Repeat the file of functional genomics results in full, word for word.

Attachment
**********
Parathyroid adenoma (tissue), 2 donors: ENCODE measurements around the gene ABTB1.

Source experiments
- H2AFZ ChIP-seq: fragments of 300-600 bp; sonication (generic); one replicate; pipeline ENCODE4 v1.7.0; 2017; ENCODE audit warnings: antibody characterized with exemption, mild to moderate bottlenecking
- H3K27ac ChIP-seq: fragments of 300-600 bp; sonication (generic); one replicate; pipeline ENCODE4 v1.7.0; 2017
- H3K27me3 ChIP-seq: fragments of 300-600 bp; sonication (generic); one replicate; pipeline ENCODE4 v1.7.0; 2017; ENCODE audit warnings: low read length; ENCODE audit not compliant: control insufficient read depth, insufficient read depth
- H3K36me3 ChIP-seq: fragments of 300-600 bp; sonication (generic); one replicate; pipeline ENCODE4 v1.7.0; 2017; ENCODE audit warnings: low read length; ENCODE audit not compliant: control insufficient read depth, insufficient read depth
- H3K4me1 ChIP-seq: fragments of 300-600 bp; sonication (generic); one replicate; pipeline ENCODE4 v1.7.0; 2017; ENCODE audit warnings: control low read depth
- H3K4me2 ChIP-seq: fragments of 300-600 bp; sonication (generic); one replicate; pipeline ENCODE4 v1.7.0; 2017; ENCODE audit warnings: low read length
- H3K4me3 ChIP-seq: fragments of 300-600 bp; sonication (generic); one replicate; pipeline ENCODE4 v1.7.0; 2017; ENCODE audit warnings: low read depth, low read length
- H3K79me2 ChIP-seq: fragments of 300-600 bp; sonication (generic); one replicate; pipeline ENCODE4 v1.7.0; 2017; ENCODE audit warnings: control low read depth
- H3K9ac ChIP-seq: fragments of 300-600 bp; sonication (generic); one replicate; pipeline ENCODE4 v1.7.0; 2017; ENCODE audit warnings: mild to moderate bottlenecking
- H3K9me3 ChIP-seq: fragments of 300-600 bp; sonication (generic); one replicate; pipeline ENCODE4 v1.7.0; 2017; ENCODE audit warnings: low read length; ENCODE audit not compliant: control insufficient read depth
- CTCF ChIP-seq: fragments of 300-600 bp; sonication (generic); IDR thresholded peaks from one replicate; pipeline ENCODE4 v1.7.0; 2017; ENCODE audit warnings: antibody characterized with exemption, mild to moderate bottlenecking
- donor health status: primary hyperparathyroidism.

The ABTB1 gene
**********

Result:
Parathyroid adenoma (tissue), 2 donors: ENCODE measurements around the gene ABTB1.

Source experiments
- H2AFZ ChIP-seq: fragments of 300-600 bp; sonication (generic); one replicate; pipeline ENCODE4 v1.7.0; 2017; ENCODE audit warnings: antibody characterized with exemption, mild to moderate bottlenecking
- H3K27ac ChIP-seq: fragments of 300-600 bp; sonication (generic); one replicate; pipeline ENCODE4 v1.7.0; 2017
- H3K27me3 ChIP-seq: fragments of 300-600 bp; sonication (generic); one replicate; pipeline ENCODE4 v1.7.0; 2017; ENCODE audit warnings: low read length; ENCODE audit not compliant: control insufficient read depth, insufficient read depth
- H3K36me3 ChIP-seq: fragments of 300-600 bp; sonication (generic); one replicate; pipeline ENCODE4 v1.7.0; 2017; ENCODE audit warnings: low read length; ENCODE audit not compliant: control insufficient read depth, insufficient read depth
- H3K4me1 ChIP-seq: fragments of 300-600 bp; sonication (generic); one replicate; pipeline ENCODE4 v1.7.0; 2017; ENCODE audit warnings: control low read depth
- H3K4me2 ChIP-seq: fragments of 300-600 bp; sonication (generic); one replicate; pipeline ENCODE4 v1.7.0; 2017; ENCODE audit warnings: low read length
- H3K4me3 ChIP-seq: fragments of 300-600 bp; sonication (generic); one replicate; pipeline ENCODE4 v1.7.0; 2017; ENCODE audit warnings: low read depth, low read length
- H3K79me2 ChIP-seq: fragments of 300-600 bp; sonication (generic); one replicate; pipeline ENCODE4 v1.7.0; 2017; ENCODE audit warnings: control low read depth
- H3K9ac ChIP-seq: fragments of 300-600 bp; sonication (generic); one replicate; pipeline ENCODE4 v1.7.0; 2017; ENCODE audit warnings: mild to moderate bottlenecking
- H3K9me3 ChIP-seq: fragments of 300-600 bp; sonication (generic); one replicate; pipeline ENCODE4 v1.7.0; 2017; ENCODE audit warnings: low read length; ENCODE audit not compliant: control insufficient read depth
- CTCF ChIP-seq: fragments of 300-600 bp; sonication (generic); IDR thresholded peaks from one replicate; pipeline ENCODE4 v1.7.0; 2017; ENCODE audit warnings: antibody characterized with exemption, mild to moderate bottlenecking
- donor health status: primary hyperparathyroidism.

The ABTB1 gene